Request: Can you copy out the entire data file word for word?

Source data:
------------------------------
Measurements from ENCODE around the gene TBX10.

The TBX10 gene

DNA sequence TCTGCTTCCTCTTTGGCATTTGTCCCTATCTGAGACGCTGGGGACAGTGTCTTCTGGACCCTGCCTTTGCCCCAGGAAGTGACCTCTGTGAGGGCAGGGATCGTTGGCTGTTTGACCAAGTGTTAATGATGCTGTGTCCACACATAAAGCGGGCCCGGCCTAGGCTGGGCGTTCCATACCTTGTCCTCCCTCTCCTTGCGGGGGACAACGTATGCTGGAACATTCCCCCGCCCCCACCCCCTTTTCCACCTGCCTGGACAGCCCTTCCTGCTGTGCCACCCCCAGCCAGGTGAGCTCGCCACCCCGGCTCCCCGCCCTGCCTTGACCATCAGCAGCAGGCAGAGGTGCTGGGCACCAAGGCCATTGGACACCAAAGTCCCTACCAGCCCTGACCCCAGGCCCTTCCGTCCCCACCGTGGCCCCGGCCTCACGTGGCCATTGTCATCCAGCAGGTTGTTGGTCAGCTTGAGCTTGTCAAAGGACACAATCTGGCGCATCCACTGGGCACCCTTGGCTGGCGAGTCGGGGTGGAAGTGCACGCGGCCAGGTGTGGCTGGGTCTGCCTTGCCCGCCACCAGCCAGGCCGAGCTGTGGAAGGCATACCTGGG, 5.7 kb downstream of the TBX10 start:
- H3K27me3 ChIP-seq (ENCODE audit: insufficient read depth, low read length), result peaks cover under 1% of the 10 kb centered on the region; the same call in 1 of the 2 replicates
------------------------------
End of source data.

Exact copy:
Measurements from ENCODE around the gene TBX10.

The TBX10 gene

DNA sequence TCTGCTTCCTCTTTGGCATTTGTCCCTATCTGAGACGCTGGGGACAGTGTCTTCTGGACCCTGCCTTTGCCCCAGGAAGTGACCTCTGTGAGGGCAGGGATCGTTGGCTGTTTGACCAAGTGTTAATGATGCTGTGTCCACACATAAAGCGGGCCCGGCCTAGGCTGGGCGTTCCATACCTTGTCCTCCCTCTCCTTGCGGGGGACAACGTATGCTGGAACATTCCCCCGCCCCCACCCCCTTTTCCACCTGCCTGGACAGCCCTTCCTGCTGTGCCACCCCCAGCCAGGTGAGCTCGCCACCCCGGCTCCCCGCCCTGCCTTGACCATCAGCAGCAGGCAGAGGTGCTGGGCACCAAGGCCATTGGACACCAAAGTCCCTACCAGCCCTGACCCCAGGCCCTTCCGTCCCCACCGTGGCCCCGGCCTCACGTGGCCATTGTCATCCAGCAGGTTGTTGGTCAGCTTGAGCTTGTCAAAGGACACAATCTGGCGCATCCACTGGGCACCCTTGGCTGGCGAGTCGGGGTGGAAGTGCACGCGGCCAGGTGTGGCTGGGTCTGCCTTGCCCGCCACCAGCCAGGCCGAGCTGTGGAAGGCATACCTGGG, 5.7 kb downstream of the TBX10 start:
- H3K27me3 ChIP-seq (ENCODE audit: insufficient read depth, low read length), result peaks cover under 1% of the 10 kb centered on the region; the same call in 1 of the 2 replicates